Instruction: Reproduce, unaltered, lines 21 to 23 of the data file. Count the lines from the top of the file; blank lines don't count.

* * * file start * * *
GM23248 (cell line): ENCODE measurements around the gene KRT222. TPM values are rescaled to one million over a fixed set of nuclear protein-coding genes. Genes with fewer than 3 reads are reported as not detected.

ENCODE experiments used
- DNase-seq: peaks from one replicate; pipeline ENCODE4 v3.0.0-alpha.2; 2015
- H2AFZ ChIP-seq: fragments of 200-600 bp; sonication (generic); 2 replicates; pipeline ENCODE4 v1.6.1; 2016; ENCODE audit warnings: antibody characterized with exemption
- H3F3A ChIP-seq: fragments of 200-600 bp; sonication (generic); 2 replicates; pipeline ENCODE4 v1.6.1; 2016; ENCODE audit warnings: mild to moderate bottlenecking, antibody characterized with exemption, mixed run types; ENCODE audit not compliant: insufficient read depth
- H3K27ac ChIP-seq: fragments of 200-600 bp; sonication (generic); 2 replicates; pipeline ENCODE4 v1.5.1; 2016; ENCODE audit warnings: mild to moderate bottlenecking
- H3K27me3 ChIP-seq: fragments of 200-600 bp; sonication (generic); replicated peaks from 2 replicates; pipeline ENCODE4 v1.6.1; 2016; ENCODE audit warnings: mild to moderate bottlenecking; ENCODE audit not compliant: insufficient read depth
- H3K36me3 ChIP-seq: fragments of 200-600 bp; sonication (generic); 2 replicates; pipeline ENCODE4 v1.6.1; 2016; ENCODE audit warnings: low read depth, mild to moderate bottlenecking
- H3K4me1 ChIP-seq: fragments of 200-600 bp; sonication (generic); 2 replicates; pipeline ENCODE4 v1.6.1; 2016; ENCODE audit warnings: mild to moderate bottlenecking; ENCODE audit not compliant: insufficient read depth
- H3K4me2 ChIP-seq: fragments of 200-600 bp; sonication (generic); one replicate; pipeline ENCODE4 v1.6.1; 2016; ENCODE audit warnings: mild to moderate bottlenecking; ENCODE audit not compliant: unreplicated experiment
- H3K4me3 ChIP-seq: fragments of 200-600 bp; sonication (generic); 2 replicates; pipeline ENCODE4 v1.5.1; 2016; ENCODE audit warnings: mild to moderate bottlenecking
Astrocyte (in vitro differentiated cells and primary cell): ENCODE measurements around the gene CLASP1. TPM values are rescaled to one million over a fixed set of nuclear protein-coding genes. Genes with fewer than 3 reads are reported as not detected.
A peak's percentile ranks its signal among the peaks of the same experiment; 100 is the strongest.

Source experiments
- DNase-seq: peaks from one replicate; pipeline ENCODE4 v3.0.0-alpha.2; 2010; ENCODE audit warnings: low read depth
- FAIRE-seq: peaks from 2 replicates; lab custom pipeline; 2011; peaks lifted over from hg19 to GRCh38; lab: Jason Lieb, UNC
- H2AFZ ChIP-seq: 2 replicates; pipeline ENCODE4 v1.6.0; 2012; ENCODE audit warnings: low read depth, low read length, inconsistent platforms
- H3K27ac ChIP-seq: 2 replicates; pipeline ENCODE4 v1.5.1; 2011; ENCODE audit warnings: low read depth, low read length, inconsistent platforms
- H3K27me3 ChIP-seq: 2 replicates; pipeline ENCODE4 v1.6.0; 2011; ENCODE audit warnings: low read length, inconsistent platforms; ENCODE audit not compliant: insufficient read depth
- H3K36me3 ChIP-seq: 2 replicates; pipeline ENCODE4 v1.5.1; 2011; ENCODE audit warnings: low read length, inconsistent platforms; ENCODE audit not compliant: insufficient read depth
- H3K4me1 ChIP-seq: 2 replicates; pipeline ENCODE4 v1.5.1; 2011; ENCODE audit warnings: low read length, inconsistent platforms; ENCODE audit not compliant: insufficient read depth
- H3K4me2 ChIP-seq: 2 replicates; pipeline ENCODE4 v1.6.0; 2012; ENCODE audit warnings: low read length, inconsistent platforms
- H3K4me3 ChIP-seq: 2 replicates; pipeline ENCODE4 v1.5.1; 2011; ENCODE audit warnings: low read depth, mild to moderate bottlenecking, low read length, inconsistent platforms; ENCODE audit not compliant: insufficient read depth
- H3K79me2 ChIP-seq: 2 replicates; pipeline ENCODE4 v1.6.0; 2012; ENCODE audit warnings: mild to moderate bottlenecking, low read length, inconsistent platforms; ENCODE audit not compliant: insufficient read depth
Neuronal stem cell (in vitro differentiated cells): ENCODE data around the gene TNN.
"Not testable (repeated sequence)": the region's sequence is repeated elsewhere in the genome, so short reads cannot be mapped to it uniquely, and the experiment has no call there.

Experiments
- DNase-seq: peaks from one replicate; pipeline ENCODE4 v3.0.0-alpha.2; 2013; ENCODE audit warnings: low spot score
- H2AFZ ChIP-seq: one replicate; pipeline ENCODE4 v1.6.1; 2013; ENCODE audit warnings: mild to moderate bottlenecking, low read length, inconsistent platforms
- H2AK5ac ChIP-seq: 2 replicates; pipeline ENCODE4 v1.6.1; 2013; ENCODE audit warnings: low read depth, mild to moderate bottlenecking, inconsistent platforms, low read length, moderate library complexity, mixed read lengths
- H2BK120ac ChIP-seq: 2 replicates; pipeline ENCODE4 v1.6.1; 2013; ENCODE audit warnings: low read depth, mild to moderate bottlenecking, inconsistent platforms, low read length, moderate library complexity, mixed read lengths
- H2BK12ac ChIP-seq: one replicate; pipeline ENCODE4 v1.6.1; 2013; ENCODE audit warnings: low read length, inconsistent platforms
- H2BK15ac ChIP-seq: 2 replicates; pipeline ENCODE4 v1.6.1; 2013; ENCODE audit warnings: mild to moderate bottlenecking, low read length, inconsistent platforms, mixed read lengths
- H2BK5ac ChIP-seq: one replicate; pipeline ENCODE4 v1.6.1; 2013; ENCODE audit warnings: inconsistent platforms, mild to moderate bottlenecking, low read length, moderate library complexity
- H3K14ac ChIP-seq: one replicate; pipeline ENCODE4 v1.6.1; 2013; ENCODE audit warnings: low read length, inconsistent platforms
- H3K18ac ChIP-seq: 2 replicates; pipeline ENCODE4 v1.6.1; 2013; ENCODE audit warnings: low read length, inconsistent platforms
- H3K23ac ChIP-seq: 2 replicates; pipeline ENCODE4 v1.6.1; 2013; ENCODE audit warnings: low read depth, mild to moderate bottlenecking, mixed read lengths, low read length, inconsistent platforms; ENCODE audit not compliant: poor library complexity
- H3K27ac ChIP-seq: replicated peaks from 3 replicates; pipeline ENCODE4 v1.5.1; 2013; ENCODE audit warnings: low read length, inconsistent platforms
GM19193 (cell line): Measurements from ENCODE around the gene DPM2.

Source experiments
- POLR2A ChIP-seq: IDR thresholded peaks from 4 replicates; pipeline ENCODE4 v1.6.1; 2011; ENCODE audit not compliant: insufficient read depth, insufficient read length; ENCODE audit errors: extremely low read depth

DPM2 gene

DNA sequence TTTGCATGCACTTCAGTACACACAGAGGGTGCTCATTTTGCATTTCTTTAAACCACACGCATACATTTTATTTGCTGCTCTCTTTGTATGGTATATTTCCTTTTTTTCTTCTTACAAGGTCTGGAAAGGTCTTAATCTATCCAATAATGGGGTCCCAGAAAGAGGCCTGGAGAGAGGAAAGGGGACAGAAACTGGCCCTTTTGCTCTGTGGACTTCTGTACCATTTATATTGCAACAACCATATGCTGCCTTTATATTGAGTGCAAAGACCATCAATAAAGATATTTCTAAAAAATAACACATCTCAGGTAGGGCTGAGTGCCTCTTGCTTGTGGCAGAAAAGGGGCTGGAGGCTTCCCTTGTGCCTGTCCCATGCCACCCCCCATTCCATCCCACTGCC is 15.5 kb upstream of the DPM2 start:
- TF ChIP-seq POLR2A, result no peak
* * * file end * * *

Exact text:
- H3K4me1 ChIP-seq: 2 replicates; pipeline ENCODE4 v1.5.1; 2011; ENCODE audit warnings: low read length, inconsistent platforms; ENCODE audit not compliant: insufficient read depth
- H3K4me2 ChIP-seq: 2 replicates; pipeline ENCODE4 v1.6.0; 2012; ENCODE audit warnings: low read length, inconsistent platforms
- H3K4me3 ChIP-seq: 2 replicates; pipeline ENCODE4 v1.5.1; 2011; ENCODE audit warnings: low read depth, mild to moderate bottlenecking, low read length, inconsistent platforms; ENCODE audit not compliant: insufficient read depth